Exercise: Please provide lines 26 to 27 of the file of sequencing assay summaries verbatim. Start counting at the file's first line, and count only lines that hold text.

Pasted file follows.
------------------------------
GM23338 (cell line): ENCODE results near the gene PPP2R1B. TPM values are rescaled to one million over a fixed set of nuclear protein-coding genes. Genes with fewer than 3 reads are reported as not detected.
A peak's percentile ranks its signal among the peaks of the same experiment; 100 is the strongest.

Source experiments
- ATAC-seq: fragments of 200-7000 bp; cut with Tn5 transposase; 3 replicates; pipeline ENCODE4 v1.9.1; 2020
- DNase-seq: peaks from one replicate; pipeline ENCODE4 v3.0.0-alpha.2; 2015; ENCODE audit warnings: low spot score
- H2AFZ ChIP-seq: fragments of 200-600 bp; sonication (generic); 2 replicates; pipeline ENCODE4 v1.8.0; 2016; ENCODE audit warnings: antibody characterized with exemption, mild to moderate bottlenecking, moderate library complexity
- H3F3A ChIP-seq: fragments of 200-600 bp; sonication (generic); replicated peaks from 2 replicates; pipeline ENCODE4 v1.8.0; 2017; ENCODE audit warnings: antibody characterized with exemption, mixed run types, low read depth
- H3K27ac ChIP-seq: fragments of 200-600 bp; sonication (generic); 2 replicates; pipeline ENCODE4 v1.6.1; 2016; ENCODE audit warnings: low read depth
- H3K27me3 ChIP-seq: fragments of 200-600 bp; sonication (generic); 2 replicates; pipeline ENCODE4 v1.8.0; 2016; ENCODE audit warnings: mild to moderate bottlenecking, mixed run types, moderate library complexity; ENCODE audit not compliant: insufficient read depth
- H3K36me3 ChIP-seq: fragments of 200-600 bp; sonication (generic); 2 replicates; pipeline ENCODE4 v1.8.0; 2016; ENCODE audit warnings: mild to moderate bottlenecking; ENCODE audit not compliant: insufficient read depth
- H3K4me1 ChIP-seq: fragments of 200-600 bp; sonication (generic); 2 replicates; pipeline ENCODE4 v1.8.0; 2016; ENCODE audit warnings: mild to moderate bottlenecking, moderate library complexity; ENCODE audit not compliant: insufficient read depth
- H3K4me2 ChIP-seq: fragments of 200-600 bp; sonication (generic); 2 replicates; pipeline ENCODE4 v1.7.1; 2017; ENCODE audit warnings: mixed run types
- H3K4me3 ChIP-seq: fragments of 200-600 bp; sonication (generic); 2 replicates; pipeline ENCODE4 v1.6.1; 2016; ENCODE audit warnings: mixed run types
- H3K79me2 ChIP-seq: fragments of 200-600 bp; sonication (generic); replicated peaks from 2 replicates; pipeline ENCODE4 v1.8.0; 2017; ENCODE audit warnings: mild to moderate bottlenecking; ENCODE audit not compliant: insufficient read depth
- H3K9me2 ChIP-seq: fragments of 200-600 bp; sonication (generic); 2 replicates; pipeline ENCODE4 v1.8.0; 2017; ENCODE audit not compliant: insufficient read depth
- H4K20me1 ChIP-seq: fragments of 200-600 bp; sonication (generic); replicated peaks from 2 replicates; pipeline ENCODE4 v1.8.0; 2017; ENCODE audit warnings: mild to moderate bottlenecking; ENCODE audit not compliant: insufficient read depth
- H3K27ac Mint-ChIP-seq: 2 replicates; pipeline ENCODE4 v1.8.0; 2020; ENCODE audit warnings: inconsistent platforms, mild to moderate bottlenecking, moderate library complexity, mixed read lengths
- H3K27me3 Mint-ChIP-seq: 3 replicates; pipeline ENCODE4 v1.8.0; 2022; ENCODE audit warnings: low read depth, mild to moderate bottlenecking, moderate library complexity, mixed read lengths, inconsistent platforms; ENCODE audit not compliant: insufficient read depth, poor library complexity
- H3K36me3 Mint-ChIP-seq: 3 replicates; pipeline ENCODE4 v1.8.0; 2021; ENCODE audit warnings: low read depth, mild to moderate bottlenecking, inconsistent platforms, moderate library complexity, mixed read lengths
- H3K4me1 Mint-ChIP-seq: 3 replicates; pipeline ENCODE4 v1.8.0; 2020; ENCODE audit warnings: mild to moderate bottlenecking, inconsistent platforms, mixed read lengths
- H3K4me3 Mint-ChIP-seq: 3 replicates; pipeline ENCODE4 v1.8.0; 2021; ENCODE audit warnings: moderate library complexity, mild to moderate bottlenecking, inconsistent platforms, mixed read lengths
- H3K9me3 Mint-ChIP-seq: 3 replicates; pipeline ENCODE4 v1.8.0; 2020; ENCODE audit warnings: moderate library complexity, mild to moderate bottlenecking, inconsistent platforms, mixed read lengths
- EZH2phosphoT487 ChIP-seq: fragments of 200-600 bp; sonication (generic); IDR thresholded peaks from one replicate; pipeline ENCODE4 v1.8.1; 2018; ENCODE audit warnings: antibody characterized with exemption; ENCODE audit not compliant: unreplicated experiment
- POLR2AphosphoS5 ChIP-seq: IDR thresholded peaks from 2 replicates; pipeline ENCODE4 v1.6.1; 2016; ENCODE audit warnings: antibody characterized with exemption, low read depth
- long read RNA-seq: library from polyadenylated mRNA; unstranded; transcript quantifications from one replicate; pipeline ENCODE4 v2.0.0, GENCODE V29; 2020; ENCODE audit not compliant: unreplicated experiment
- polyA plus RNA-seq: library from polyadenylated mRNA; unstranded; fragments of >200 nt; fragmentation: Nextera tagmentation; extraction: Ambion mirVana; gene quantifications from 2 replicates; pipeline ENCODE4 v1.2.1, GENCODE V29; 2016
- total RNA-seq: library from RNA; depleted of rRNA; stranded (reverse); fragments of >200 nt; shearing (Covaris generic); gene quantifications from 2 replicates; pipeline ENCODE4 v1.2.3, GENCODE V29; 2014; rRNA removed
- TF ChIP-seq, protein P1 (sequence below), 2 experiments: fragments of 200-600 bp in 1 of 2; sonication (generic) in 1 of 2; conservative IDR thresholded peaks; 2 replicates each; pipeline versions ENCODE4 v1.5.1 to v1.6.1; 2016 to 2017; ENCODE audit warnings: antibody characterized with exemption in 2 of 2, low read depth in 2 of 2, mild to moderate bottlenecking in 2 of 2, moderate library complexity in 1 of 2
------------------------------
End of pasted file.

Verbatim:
- polyA plus RNA-seq: library from polyadenylated mRNA; unstranded; fragments of >200 nt; fragmentation: Nextera tagmentation; extraction: Ambion mirVana; gene quantifications from 2 replicates; pipeline ENCODE4 v1.2.1, GENCODE V29; 2016
- total RNA-seq: library from RNA; depleted of rRNA; stranded (reverse); fragments of >200 nt; shearing (Covaris generic); gene quantifications from 2 replicates; pipeline ENCODE4 v1.2.3, GENCODE V29; 2014; rRNA removed